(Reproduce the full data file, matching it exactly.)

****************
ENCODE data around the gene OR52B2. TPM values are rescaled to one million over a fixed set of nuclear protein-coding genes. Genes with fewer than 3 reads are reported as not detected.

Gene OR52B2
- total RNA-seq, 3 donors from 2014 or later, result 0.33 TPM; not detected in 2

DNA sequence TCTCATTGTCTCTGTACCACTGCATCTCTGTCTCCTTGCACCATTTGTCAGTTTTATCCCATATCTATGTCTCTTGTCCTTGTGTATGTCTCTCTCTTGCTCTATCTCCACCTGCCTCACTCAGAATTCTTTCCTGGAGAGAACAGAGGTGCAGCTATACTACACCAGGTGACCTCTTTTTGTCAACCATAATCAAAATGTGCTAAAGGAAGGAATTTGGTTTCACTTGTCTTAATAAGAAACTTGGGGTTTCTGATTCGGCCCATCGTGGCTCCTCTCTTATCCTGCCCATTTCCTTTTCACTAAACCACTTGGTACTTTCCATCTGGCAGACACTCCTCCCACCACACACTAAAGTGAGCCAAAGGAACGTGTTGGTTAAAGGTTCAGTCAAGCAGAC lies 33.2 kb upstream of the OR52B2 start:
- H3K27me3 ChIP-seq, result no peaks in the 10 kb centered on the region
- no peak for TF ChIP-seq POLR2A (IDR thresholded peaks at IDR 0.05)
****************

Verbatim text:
ENCODE data around the gene OR52B2. TPM values are rescaled to one million over a fixed set of nuclear protein-coding genes. Genes with fewer than 3 reads are reported as not detected.

Gene OR52B2
- total RNA-seq, 3 donors from 2014 or later, result 0.33 TPM; not detected in 2

DNA sequence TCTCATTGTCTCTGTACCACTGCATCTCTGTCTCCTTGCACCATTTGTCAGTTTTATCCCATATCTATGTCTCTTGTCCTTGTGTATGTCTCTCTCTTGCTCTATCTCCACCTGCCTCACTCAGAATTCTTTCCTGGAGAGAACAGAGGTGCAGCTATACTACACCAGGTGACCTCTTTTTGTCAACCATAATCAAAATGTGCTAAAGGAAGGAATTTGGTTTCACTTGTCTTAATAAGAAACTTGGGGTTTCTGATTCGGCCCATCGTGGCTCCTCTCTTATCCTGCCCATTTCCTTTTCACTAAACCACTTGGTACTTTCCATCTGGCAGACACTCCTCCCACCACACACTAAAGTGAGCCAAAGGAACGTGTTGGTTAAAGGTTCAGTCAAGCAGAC lies 33.2 kb upstream of the OR52B2 start:
- H3K27me3 ChIP-seq, result no peaks in the 10 kb centered on the region
- no peak for TF ChIP-seq POLR2A (IDR thresholded peaks at IDR 0.05)